Sooooooooooooo the clocks went back last night, which means that I am speaking to you at four minutes past ten (though you may be reading me later or earlier depending on which time-zone you are inhabiting.  I am currently inhabiting the Extremely Crabby time zone because not only did I not sleep well but having remembered all day about the clocks I didn’t actually do anything about it at night.  Memory subs for actually doing.  So I woke up early and waited for it to be seven, then wondered why OH hadn’t got up and made tea.


As Stewie would say.  I love that baby.

Still, at least the cooker is now correct.

Off to Quake now for a bit.

Kirk out

Long Live the Weather! Long Live the Weather Forecaster!

I love weather forecasters.  Today on radio 4 the guy said, ‘there will be a bit and piece of rain,’ and then, referring to some bad weather, ‘we hope all this sort of nonsense will soon stop.’

I love the way they keep making up new ways to describe the weather, because unlike the ‘scorchio!’ forecasts for southern Europe, there is always something new to say about the British weather.

I think the radio ones are best.  On TV they tend to be dominated by the satellite pictures, with the hapless forecaster, unable to see the pictures, struggling to keep up with what’s happening behind them and aware that their words are not the main focus of your attention.  And in the press they tend to be highly dramatic: hardly a summer passes without a ‘heatwave’ forecast; barely a winter survives without the threat of a freeze that’s ‘set to last for weeks’.  But usually both heatwave and cold conditions (why don’t we ever have a coldwave?) fail to materialise – although last winter we did have some sort of polar event (an ice-stream, did they call it?) which lasted a hell of a long time.  But this summer’s predicted heatwave turned out to be more of a wavelet, stretching to not much more than a week.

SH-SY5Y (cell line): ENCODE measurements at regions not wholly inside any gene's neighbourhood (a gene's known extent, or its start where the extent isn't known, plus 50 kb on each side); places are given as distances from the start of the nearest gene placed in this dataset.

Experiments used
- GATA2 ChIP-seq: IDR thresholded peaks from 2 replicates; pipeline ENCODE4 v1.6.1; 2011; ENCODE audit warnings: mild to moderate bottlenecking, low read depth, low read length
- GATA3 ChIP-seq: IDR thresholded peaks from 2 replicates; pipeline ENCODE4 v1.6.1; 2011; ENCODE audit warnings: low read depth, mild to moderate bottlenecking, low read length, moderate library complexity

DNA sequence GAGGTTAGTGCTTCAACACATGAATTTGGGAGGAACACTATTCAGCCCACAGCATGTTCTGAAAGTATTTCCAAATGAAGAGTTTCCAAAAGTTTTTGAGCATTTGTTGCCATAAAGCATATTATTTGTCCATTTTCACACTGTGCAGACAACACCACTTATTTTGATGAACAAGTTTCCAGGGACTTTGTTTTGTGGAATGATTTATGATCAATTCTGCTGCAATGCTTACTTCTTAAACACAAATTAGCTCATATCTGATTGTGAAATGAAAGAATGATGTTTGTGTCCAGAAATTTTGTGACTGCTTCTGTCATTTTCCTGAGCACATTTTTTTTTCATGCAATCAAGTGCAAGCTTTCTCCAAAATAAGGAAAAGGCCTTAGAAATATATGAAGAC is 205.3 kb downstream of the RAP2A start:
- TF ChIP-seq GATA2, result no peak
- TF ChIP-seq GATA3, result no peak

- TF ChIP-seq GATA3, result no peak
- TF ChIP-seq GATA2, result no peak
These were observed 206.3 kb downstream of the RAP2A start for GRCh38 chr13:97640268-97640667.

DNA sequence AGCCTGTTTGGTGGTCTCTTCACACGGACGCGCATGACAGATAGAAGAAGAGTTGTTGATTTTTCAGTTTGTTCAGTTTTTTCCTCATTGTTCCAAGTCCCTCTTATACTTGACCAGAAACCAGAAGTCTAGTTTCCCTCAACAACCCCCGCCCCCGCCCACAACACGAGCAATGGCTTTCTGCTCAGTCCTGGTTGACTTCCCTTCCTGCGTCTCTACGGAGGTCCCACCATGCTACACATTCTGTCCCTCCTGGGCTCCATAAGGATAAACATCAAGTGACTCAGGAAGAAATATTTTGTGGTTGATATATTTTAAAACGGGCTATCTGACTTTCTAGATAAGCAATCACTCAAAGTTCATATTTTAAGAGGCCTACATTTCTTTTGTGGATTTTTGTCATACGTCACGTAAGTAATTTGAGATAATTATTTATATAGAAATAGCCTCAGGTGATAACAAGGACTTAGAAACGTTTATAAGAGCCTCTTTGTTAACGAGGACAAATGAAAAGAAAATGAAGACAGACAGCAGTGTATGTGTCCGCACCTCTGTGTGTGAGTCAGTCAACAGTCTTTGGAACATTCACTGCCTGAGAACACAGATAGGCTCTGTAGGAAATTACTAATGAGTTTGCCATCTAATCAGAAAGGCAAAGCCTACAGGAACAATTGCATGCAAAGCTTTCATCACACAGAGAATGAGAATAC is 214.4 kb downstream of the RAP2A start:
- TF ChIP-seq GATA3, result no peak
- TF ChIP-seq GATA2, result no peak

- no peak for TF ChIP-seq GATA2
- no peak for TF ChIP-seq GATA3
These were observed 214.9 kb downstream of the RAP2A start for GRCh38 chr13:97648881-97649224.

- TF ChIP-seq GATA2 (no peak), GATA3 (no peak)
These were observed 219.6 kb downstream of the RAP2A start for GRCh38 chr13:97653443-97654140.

But on the radio the words are all you’ve got, and so they go the extra mile to be inventive.  I love the idea of referring to bad weather as ‘nonsense.’  It’s like ticking the weather off; as if it were a naughty child and the forecaster a strict nanny.

We British, as is frequently observed, have an interesting relationship with the weather.  Half-god, half-disobedient child, it’s a source of wonder, annoyance, bafflement and amusement.  It generates bus-stop conversations, shrieks of surprise and frequent changes of clothing.  Out come the memories, too: the winter of ’63; the summer of ’76 – and, if you’re on the East coast, the floods of ’53.  The weather is like the sea; ever-changing, ever-varied, always interesting and – despite the best efforts of the valiant weather-forecaster, unpredictable.

Sadly I can’t find a link to that particular forecast, which was on today at just before 1 pm.

But it does occur to me that my title today sounds a little like de Gaulle in Canada:

Vive le Quebec!  Vive le Quebec libre!

Kirk out